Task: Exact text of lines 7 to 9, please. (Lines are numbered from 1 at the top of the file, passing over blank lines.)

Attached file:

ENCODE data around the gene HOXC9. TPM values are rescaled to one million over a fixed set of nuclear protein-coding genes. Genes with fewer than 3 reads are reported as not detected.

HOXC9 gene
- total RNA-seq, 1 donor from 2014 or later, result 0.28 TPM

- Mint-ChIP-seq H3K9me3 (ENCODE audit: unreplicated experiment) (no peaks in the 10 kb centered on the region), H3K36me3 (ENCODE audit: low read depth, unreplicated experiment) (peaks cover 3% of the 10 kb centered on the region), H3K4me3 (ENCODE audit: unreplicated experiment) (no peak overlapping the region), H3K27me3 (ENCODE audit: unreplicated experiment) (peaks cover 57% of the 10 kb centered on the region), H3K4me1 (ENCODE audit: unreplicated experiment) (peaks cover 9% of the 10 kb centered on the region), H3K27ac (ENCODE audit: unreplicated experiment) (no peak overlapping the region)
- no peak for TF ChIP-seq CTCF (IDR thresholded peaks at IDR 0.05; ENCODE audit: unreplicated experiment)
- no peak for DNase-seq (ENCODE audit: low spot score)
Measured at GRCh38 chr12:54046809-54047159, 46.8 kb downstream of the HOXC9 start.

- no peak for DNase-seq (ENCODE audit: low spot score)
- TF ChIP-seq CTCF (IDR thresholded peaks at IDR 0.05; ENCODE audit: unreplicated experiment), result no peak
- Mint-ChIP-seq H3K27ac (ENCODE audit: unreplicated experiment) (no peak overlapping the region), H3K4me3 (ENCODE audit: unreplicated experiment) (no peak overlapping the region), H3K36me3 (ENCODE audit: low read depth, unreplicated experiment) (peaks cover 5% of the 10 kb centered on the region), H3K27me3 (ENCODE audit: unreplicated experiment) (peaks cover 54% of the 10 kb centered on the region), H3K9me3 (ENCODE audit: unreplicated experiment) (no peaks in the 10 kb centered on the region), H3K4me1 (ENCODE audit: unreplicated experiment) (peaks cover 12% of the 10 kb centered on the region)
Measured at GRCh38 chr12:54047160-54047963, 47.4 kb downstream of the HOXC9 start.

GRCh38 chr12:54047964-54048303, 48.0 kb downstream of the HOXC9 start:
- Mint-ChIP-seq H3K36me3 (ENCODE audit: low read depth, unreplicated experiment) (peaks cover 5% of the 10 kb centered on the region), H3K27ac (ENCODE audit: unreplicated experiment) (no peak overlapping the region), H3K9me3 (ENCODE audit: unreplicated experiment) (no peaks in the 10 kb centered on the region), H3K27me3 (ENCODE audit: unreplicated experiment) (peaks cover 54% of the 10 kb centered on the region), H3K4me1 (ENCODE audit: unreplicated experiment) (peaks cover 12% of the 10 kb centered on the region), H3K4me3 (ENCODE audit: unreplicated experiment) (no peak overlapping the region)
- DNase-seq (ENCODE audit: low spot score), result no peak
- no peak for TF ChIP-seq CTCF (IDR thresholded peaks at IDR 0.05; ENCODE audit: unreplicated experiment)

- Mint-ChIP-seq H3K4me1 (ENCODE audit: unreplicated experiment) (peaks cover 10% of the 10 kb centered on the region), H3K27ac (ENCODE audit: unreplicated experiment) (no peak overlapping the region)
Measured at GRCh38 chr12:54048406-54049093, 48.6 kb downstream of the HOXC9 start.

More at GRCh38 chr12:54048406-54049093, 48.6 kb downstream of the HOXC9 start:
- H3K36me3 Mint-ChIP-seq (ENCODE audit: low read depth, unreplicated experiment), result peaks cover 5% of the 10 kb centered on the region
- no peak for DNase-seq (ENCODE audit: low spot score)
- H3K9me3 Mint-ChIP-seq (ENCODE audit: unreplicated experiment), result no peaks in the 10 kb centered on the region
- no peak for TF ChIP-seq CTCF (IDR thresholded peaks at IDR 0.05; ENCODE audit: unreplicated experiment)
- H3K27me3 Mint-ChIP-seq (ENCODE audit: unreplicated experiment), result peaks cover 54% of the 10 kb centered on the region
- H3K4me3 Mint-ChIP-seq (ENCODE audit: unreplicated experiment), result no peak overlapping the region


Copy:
Measured at GRCh38 chr12:54046809-54047159, 46.8 kb downstream of the HOXC9 start.

- no peak for DNase-seq (ENCODE audit: low spot score)
- TF ChIP-seq CTCF (IDR thresholded peaks at IDR 0.05; ENCODE audit: unreplicated experiment), result no peak